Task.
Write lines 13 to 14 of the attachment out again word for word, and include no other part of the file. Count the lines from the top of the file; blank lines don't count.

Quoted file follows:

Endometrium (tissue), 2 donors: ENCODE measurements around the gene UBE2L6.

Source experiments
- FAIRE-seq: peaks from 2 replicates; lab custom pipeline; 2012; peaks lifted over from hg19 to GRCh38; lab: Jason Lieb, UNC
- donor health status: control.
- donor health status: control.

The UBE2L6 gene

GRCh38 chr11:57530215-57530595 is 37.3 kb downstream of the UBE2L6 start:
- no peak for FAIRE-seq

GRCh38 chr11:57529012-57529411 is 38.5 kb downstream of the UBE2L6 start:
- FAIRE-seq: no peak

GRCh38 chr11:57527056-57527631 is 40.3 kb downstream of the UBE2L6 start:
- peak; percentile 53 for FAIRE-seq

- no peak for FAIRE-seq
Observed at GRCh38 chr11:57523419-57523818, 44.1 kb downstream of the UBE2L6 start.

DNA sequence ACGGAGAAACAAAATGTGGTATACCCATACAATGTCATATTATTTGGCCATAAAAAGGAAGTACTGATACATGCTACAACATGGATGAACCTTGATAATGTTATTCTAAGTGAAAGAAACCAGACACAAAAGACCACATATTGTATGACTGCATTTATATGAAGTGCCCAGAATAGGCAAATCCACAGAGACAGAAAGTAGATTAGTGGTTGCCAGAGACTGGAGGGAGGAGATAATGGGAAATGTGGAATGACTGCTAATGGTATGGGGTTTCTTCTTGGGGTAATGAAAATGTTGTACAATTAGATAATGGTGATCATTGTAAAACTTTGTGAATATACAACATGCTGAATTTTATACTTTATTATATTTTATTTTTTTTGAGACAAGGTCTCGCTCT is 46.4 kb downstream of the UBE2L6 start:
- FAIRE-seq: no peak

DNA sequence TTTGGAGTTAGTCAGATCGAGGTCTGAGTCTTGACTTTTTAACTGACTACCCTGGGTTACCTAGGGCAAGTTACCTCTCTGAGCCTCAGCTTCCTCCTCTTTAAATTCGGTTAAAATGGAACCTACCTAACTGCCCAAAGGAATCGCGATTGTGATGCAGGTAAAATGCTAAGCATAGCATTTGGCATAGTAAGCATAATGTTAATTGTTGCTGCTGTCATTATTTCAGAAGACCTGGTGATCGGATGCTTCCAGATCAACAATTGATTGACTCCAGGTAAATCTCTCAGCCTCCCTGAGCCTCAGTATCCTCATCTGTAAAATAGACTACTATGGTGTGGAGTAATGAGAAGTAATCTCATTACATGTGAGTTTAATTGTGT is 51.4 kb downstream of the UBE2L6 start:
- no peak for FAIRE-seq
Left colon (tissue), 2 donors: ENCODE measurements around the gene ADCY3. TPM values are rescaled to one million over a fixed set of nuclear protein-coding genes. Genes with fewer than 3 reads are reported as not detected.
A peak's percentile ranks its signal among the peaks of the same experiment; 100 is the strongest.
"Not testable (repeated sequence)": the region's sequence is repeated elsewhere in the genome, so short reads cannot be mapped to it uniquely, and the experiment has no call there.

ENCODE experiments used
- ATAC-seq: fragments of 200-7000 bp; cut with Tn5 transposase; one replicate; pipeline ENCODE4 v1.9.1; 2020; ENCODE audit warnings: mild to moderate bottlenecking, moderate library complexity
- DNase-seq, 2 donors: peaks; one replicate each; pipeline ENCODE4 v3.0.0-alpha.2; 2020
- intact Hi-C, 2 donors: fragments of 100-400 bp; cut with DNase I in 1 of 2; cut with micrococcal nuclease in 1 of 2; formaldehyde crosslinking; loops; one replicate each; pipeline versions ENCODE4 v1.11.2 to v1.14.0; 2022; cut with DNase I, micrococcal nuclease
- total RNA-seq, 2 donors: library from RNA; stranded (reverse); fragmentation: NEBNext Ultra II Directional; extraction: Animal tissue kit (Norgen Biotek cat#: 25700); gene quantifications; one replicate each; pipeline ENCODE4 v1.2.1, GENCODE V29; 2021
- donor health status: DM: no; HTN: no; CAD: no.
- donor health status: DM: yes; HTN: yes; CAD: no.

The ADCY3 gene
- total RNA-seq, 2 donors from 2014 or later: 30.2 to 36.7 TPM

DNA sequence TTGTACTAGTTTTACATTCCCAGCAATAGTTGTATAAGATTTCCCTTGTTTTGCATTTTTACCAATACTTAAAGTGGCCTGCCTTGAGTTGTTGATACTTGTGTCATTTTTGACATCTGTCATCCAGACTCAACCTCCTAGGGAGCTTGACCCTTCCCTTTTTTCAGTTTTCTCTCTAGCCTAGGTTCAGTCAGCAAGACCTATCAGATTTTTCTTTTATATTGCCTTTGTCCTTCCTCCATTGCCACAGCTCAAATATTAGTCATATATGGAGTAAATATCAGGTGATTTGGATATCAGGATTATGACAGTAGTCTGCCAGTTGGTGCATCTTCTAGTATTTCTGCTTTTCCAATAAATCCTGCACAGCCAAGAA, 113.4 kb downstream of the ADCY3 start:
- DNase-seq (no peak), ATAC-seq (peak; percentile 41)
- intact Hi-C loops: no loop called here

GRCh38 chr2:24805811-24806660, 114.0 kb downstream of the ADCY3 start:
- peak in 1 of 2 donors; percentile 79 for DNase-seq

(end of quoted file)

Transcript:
- no peak for FAIRE-seq
Observed at GRCh38 chr11:57523419-57523818, 44.1 kb downstream of the UBE2L6 start.